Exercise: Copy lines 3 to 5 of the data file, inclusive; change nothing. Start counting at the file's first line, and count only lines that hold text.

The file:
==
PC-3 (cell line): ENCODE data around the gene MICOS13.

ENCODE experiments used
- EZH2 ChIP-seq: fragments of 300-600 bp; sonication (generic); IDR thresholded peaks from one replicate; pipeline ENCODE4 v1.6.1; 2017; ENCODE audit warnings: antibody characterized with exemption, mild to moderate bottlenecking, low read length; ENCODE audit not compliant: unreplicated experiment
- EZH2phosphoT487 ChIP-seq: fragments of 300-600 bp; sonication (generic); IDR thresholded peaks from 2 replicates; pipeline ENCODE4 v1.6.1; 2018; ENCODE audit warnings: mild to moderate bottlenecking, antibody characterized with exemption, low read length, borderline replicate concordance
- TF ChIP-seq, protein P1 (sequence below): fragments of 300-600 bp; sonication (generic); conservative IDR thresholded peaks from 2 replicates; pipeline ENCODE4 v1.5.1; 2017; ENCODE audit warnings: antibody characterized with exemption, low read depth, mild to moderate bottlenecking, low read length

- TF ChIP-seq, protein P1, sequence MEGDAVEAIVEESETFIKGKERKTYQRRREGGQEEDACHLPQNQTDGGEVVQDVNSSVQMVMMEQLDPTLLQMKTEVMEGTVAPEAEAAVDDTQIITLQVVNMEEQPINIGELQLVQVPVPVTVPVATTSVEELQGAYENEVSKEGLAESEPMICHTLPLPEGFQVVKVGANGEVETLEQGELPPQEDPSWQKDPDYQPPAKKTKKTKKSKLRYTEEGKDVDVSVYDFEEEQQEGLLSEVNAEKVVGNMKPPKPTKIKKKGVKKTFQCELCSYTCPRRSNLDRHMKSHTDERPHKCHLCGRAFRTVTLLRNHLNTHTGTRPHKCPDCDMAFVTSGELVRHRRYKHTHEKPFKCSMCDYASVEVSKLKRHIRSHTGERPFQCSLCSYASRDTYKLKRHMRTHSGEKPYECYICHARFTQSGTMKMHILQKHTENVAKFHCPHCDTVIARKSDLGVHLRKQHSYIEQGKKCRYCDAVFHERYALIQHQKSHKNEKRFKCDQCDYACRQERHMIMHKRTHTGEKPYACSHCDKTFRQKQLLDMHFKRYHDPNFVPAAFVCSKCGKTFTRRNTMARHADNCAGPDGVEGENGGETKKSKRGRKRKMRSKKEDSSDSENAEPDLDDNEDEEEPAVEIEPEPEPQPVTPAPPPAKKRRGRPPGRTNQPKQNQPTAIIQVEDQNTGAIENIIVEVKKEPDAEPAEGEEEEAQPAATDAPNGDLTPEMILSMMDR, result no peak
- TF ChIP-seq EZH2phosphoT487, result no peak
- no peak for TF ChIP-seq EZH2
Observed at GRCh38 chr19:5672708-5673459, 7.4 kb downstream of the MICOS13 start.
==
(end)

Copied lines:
- EZH2 ChIP-seq: fragments of 300-600 bp; sonication (generic); IDR thresholded peaks from one replicate; pipeline ENCODE4 v1.6.1; 2017; ENCODE audit warnings: antibody characterized with exemption, mild to moderate bottlenecking, low read length; ENCODE audit not compliant: unreplicated experiment
- EZH2phosphoT487 ChIP-seq: fragments of 300-600 bp; sonication (generic); IDR thresholded peaks from 2 replicates; pipeline ENCODE4 v1.6.1; 2018; ENCODE audit warnings: mild to moderate bottlenecking, antibody characterized with exemption, low read length, borderline replicate concordance
- TF ChIP-seq, protein P1 (sequence below): fragments of 300-600 bp; sonication (generic); conservative IDR thresholded peaks from 2 replicates; pipeline ENCODE4 v1.5.1; 2017; ENCODE audit warnings: antibody characterized with exemption, low read depth, mild to moderate bottlenecking, low read length